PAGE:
Despite the inconclusive final results of the Iowa Caucus, the train keeps rolling on, with Tuesday’s New Hampshire Primary. Bernie Sanders is the clear favorite, leading every poll released this week by at least 4%, with Monmouth showing a 24%-20% race between Sanders and Pete Buttigieg, and Emerson and Suffolk’s most recent tracking poll data showing 10%, and 6%, leads respectively.
While the two tracking polls show different leads, and Monmouth an even different universe, what both polls agree on is the risers and fallers. Let’s start with the Mayormentum and Pete, who has risen from 13% on Sunday night to 21% Wednesday night per Emerson, and from 11% Monday night to 19% Wednesday night per Suffolk. Whether Pete barely wins Iowa on State Delegate Equivalents or not, he has won the expectations game, and is currently surging in New Hampshire. From a tie for fourth place on Monday night in Emerson with Amy Klobuchar to a clear second place position, Pete is now alone in second place across all three pollsters – and safely ahead of the 15% viability threshold in all of them. Whether this will continue as the count (and potential corrections, recanvasses, and fixes) continues in Iowa is unclear. What is clear is that Pete’s Iowa performance revived him in New Hampshire, and given that campaign further chances at viability beyond South Carolina (Morning Consult showing him up to 12% nationally). Pete still faces a huge problem with non-white voters, but in terms of the immediate priority, a shot in the arm in both national and New Hampshire polls is what Pete needed out of Iowa, and he got it.
For Sanders, he may end up the declared winner of Iowa, but at worst the narrative out of Iowa will be a tie. As the large favourite in New Hampshire currently, he is in theory in some amount of danger – if he were to lose New Hampshire at this point, a lot of the crisis talking points currently surrounding a certain former Vice President would surround Bernie. But unlike in Iowa, where the gap between first and fourth was under 10%, there isn’t the same cluster of candidates increasing volatility as of now. Unless the Buttigieg wave really washes over New Hampshire, Sanders is going to enter Nevada with at least one win, and a chance at another. Oh, and his main opponent in Nevada is reeling from a fourth place finish in Iowa.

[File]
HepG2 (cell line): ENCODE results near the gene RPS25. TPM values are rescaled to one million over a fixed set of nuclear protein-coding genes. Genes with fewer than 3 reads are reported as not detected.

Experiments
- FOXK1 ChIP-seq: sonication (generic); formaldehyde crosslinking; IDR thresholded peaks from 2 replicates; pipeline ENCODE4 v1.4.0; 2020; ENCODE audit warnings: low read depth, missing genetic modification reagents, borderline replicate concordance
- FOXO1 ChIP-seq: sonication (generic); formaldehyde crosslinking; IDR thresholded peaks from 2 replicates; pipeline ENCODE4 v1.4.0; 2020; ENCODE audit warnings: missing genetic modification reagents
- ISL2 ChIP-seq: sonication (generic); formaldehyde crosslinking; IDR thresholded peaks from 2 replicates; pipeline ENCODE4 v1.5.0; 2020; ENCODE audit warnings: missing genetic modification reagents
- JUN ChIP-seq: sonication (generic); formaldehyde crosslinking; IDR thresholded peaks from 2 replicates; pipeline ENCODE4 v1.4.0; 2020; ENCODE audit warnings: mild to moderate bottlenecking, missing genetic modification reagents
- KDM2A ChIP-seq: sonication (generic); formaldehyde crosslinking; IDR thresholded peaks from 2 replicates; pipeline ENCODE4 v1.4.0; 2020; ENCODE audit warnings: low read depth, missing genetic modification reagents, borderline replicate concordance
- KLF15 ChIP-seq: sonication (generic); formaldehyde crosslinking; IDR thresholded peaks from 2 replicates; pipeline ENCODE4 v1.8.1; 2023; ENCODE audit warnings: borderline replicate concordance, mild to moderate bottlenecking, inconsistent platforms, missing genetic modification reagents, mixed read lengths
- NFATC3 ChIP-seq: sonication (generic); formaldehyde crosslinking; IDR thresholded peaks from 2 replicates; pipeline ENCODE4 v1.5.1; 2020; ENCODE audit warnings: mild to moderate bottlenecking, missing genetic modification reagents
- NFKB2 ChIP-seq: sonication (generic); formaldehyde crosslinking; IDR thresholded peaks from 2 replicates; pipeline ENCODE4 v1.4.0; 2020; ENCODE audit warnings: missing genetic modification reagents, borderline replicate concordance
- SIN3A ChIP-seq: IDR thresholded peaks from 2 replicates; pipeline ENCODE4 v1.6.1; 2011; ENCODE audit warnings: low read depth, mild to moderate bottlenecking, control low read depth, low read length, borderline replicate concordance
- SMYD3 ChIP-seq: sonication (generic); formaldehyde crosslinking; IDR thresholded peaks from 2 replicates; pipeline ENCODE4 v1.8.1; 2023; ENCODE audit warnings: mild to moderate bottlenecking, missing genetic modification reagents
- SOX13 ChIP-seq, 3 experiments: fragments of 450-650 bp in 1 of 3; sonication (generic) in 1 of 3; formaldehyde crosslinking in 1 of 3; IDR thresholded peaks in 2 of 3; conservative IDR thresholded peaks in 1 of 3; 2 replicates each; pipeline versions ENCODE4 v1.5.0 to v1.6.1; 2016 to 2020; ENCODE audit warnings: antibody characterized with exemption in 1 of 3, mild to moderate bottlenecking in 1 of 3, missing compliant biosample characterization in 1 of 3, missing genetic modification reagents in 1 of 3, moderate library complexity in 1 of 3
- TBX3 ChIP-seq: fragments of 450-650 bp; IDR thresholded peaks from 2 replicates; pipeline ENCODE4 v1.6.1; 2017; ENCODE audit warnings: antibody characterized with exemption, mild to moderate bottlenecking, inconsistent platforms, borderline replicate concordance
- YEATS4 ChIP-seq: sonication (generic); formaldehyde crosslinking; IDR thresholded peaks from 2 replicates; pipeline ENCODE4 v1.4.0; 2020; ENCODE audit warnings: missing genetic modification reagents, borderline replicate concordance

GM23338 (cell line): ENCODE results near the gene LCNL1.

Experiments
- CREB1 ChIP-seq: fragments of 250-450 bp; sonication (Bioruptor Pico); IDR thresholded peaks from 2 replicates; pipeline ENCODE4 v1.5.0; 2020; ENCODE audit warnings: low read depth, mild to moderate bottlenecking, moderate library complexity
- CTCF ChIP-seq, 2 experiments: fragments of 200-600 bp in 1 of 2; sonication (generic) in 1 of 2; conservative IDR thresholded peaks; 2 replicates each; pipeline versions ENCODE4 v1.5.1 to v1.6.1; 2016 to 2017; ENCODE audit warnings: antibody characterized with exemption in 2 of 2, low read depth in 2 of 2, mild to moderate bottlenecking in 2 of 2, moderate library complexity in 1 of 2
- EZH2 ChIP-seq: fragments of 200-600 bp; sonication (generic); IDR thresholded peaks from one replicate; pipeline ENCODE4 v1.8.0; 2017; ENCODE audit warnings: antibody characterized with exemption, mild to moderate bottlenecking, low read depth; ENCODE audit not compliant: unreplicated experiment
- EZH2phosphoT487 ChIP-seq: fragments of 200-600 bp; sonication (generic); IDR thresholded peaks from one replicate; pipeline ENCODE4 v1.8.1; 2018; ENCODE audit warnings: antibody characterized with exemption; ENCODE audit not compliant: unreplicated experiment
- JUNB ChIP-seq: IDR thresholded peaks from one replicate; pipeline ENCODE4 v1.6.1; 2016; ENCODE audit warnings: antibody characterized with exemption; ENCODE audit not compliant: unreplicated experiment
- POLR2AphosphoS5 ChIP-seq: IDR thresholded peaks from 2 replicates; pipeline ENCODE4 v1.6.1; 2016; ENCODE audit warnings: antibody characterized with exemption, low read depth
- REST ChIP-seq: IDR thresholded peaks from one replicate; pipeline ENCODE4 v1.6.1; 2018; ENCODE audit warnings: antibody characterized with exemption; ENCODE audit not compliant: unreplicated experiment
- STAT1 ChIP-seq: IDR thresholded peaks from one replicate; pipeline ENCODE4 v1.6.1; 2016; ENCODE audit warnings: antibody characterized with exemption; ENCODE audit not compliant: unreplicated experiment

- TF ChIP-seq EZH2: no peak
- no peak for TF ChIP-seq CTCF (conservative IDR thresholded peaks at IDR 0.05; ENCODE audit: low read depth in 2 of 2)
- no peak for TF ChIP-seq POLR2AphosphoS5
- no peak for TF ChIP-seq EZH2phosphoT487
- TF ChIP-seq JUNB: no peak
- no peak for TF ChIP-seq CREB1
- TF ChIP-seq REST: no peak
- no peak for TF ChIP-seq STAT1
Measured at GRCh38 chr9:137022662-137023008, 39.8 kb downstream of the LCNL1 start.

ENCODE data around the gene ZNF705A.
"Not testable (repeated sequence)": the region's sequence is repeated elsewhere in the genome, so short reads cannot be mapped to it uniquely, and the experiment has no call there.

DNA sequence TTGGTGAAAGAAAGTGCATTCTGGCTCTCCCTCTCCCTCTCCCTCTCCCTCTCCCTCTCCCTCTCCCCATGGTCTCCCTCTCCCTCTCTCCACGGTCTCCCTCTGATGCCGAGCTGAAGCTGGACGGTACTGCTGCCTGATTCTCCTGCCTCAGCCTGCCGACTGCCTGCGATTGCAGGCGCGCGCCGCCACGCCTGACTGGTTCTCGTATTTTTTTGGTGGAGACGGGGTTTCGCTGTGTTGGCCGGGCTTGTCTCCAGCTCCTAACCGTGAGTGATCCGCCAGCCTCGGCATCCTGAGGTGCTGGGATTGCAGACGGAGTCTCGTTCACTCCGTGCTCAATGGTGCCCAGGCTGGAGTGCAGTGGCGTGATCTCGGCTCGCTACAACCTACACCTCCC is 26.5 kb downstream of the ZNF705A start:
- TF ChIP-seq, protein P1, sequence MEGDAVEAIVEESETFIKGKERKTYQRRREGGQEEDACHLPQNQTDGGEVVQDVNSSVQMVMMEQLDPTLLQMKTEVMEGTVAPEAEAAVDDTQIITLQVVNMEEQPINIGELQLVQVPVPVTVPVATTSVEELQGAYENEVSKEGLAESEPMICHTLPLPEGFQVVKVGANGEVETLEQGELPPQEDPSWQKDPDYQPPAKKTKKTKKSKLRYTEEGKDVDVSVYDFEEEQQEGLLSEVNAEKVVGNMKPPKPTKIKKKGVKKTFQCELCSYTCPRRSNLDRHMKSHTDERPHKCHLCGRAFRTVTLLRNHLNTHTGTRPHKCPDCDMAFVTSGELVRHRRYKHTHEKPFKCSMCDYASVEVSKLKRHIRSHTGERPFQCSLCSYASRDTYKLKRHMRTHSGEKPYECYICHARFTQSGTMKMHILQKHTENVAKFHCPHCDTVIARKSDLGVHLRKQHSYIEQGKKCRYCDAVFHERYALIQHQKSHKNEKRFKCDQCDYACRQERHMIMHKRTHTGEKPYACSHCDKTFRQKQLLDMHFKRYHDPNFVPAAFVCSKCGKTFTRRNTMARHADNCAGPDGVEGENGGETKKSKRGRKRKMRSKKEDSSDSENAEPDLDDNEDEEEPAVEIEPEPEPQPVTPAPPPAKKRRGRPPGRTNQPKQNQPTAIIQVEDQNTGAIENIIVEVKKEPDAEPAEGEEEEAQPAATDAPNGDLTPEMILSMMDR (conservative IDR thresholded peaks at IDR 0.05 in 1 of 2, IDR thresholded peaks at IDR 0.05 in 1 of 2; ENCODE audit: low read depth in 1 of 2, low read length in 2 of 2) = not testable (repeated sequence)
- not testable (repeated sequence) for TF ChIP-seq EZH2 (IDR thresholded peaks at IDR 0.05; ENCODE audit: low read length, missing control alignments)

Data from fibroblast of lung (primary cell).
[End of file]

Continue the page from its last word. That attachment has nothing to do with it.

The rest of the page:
For a former Vice President with universal name recognition, fourth place in Iowa is a disaster, and yet that is where Joe Biden is. He’s tied for third in the two tracking polls with Elizabeth Warren, and in third alone in Monmouth, but the Biden campaign is leaking. Cutting ad spending in South Carolina is a sign of weakness, as is the fact in both tracking polls he isn’t viable statewide in New Hampshire. We have no recent Nevada polling of any kind, but between Sanders’ recent surge and the evidence of what Tom Steyer’s money is doing to his polls in South Carolina, if I worked for Biden I would be very worried. We’ll see if the days between now and the Primary allow for a bit of a comeback for Biden, but as of right now, Biden’s national lead is slipping and his state results aren’t looking good.
The Democratic Primary is still very wide open, and the path to a contested convention is very real. But New Hampshire is the next state to vote, and while the sexy story looks like the Biden fall and the Pete surge, Sanders is still overwhelmingly likely to win the Granite State.
Evan Scrimshaw (@EScrimshaw) is Managing Editor and Head Of Content at LeanTossup.ca and a contributor to the Decision Desk HQ.